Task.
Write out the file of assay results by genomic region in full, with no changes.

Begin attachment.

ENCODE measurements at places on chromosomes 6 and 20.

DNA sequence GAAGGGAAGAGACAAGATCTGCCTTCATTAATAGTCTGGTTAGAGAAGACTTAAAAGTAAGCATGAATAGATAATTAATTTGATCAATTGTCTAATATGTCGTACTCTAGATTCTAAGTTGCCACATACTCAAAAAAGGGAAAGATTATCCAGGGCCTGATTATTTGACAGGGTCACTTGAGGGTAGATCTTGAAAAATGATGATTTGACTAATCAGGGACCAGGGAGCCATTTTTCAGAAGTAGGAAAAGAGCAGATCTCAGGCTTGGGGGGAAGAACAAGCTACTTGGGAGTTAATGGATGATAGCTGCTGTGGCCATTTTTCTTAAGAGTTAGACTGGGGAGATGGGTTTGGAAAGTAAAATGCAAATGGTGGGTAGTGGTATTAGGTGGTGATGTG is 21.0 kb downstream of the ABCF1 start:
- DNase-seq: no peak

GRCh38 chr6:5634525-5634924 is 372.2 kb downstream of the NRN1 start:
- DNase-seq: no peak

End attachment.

ENCODE measurements at places on chromosomes 6 and 20.

DNA sequence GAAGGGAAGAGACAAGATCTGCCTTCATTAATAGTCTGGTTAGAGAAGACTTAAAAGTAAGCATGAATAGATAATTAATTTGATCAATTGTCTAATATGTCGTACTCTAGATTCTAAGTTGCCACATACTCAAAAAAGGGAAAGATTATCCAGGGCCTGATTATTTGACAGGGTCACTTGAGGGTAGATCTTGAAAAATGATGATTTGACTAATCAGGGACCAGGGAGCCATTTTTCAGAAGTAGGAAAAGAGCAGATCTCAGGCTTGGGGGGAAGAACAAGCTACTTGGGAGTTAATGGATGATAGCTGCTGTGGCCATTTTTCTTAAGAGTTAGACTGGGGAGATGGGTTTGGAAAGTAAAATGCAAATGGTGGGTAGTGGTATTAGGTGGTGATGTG is 21.0 kb downstream of the ABCF1 start:
- DNase-seq: no peak

GRCh38 chr6:5634525-5634924 is 372.2 kb downstream of the NRN1 start:
- DNase-seq: no peak